I was very excited to read this book, I had been planning to read something by Scott Adams for a while, and the fact this book was about the psychology of persuasion and human reasoning – a subject I love – as applied to Trump’s 2016 election victory, made me really excited to read it.
I was soon disappointed. The opening chapters set a self-admiratory tone which continues for the rest of the book. It is rare that a chapter goes by without a page or two’s quote from Scott’s own blog and a few of his Dilbert cartoons, and he is at constant pains to remind you that he is a ‘trained persuader’ who understands things that you don’t. An early exposition of his own ‘ultraliberal’ political beliefs feels sanctimonious, and by the time I’d reached the section on ‘how to know when you’ve won a Twitter argument’ I’d all but given up hope.
Part 2 is a run through of psychological phenomena such as cognitive dissonance and confirmation bias. While highly readable, the tone still felt self-superior and the explanations not particularly deep. It was a bit like a teenager who had just learned a superficial understanding of these concepts and was now telling everyone who disagreed with them on anything that they were suffering from cognitive dissonance.
The paucity of quality on Scott’s list for further reading was also telling. I have read several of the books on the list and know a couple of them to be weak and superficial introductions to the subject where there are much better and more academic alternatives available. For example, Scott lists the tiny book on Free Will whilst ignoring the academic introductions to the subject available, the works of Stephen Pinker, any books on neurology or evolutionary psychology. I can only assume this is because he hasn’t read them.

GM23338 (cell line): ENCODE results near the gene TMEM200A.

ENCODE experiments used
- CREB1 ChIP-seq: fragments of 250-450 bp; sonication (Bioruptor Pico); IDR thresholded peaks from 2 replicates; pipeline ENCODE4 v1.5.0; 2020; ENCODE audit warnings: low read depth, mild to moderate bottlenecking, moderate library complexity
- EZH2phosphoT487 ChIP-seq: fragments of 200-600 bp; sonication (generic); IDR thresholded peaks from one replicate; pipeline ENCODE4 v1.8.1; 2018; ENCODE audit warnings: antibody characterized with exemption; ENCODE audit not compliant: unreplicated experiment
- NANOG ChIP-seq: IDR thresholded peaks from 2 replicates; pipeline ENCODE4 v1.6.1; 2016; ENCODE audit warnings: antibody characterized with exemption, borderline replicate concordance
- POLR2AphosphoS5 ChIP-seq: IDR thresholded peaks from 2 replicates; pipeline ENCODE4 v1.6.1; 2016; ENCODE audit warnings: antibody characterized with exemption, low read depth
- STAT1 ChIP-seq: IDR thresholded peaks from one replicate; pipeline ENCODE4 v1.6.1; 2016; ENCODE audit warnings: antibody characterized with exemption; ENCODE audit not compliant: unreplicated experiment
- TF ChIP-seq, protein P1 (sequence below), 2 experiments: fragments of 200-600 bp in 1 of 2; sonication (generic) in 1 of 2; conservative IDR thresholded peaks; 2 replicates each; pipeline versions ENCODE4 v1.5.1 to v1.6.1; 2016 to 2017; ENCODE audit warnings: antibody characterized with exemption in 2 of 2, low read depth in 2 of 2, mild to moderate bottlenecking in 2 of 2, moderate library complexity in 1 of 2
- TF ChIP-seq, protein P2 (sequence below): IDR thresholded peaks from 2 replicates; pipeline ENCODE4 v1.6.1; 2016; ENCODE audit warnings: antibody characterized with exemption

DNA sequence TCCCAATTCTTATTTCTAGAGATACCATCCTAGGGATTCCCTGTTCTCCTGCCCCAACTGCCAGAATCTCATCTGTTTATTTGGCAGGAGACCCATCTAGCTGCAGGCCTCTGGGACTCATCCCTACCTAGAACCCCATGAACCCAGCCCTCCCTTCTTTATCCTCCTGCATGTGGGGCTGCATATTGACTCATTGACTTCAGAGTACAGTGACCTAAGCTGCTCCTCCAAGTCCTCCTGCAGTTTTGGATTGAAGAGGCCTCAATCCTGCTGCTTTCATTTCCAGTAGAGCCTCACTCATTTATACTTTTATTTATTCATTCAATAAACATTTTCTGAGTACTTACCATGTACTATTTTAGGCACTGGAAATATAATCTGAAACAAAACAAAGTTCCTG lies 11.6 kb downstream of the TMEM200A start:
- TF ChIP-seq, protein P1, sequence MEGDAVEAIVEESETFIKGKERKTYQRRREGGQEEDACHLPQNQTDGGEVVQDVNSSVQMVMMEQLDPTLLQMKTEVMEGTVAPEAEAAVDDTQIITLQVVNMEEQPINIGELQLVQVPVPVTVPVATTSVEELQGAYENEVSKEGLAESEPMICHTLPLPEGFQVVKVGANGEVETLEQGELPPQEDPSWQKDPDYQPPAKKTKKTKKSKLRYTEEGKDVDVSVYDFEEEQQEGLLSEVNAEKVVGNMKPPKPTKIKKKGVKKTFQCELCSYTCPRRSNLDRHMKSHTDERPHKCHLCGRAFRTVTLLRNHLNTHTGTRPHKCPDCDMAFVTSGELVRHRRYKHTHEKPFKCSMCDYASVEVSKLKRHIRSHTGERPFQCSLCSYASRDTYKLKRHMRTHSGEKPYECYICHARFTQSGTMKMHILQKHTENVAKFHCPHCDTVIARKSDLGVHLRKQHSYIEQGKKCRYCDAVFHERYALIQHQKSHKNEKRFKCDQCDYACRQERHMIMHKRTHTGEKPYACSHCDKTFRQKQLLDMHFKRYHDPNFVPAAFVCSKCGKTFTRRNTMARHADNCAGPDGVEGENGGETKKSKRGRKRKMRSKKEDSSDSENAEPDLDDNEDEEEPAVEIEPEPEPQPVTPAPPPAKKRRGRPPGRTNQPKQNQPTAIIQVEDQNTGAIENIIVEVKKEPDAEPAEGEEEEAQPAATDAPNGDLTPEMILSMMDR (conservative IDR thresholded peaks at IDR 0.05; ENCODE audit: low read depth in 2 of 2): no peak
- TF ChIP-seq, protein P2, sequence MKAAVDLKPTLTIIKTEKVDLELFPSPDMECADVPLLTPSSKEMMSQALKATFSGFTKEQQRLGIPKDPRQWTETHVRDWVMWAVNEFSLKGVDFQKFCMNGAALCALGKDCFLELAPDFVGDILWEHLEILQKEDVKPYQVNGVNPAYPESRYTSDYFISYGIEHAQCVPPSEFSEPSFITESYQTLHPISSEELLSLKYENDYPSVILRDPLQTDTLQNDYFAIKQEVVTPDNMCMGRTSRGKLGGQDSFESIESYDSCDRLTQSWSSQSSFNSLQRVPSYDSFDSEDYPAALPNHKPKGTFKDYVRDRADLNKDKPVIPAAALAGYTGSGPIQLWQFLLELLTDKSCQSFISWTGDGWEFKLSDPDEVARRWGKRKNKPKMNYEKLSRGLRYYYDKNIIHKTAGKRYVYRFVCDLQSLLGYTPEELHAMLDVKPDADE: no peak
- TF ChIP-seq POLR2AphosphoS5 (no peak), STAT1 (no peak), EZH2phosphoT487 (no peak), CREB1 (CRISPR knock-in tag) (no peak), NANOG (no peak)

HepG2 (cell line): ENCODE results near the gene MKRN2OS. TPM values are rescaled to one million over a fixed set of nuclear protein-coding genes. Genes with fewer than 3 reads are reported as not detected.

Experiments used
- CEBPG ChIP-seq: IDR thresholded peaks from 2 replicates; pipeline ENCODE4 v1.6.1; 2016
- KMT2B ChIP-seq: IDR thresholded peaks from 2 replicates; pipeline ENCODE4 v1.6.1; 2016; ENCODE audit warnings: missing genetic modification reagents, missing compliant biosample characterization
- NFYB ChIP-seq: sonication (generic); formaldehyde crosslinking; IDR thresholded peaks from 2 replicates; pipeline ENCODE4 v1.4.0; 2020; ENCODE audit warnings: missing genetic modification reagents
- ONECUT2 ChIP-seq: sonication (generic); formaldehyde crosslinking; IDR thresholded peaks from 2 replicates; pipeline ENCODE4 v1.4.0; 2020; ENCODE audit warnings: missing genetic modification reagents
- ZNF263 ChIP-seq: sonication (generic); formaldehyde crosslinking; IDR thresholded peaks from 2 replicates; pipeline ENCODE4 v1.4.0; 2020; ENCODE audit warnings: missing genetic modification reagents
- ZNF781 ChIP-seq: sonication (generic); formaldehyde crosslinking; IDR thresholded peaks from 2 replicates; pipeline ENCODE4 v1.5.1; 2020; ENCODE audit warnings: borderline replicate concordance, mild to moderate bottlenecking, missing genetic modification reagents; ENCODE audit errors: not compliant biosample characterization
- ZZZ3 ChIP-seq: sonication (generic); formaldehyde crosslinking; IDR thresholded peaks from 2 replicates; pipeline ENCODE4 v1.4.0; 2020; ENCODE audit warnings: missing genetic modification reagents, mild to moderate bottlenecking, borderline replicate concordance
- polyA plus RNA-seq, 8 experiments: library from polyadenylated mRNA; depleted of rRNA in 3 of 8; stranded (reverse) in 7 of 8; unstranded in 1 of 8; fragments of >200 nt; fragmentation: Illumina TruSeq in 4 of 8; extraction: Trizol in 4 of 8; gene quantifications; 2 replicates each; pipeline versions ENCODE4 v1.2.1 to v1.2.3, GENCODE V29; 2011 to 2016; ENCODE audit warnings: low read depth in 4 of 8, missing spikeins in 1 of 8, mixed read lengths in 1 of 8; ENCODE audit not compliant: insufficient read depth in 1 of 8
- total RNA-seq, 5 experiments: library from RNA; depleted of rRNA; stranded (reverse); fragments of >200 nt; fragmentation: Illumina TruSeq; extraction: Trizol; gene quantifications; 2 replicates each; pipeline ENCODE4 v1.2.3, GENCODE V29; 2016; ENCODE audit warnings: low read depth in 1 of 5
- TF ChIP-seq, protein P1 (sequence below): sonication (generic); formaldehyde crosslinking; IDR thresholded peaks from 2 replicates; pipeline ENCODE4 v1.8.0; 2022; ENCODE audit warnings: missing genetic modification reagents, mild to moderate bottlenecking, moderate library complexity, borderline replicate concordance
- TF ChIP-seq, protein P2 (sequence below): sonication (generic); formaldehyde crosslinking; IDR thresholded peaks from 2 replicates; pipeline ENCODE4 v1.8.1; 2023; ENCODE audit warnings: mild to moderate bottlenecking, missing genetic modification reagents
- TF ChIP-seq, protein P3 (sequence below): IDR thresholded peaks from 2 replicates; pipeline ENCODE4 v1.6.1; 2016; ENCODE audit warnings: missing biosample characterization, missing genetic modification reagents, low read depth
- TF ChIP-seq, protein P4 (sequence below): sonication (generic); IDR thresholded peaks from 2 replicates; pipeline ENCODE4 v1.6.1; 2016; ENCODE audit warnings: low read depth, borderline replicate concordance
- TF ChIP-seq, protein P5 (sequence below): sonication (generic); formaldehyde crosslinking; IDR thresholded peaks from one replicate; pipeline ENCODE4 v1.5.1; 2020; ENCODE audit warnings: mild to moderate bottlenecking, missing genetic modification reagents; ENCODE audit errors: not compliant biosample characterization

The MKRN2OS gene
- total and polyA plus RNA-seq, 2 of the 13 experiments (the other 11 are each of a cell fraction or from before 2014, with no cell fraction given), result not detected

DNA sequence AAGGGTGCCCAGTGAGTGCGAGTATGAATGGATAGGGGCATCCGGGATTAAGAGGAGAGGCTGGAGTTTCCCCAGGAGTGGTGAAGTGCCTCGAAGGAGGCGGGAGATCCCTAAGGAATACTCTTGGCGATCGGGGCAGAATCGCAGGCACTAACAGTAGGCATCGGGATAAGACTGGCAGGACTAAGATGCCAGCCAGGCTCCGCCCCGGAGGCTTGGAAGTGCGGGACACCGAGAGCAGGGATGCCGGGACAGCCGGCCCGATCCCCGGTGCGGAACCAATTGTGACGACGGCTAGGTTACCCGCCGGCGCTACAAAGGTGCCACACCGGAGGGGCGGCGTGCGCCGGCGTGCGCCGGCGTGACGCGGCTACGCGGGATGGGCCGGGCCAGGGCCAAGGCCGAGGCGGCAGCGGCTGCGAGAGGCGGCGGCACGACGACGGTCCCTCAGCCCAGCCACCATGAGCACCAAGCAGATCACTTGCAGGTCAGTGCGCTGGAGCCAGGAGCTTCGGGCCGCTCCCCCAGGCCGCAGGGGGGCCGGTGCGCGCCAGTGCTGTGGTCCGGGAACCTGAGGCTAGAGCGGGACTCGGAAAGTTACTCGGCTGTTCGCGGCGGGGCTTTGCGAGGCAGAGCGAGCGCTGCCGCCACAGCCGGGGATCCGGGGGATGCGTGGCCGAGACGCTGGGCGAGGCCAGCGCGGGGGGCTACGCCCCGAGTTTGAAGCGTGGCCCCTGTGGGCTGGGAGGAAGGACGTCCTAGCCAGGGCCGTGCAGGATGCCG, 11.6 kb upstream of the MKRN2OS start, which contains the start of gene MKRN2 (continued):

The book improves from the midway point and Part 3 is an interesting analysis of how things Trump does might seem like political suicide but are well-calculated moves, and how you would know this if only you were a trained persuader like Scott.
Part 4 starts to get genuinely interesting, each chapter being a takeaway from what has come so far. “How to design a linguistic kill shot”, which discusses exactly why phrases like “Crooked Hillary” were so powerful from a psychological point of view – they have visual imagery which has some basis in it, the percussion of the phrase is good, they have some basis in something people are aware of – whether factual or not – and are open to confirmation bias in the future. If I can get you known as ‘Crooked Hillary’, everything I hear about you being dishonest in the future will serve to back up my point of view, I really learned something. Some other great parts of Part 4 included “How to use visual persuasion”, “How to make people imagine you as president” and “How to create effective campaign slogans and logos”.
Part 5 for the most part descends back into self-backslapping and explaining how Scott is so intelligent and knowledgeable he predicted everything right, and how he’s so powerful he actually helped Trump get elected. On the whole an interesting and highly insightful book, but tainted by Scott’s self-admiratory tone.
What I actually enjoyed most about this book was Scott’s unwilling transition to supporting Trump. The somewhat condescending tone and the unstated idea that no-one could understand why someone would vote for Trump, led me to expect a pretentious and self-righteous liberal narrative, but unravels much of the untruths said about Trump and without explicitly saying so, he demonstrates that while the Democrats tried to fake facts, Trump just put a spin on them. The turning point though, comes when Scott, who is triggered by bullying (of course) came to feel that the Democrats were actively stirring up violence against anyone who disagrees with them, that he knew of people who got beaten, their houses trashed and so on for supporting Trump. He also feared for his life and got the paid social media mafia after him.
Scott feels that while Trump may bully his opponents or media figures, they signed up for it, whereas the Democrats were bullying everyone who didn’t agree with them, and physically. Scott lives in California which he admits is massively Democrat. His anti-bullying alarm sounding, Scott supported Trump, although he doesn’t actually vote because he is too clever.
In spite of any criticisms of the book, the fact remains that Scott correctly predicted the 2016 election every step of the way by analysing the persuasive powers of candidates and their actions. He lost most of his friends and endured death threats for saying Trump would win, but turned out to be right about everything. For all his constant reminders of this, he deserves to be listened to.
All in all an interesting book and an easy and enjoyable read. The pretentious tone grates a little and if you’ve read other books on persuasion you probably won’t be blown away, but you’ll still enjoy it.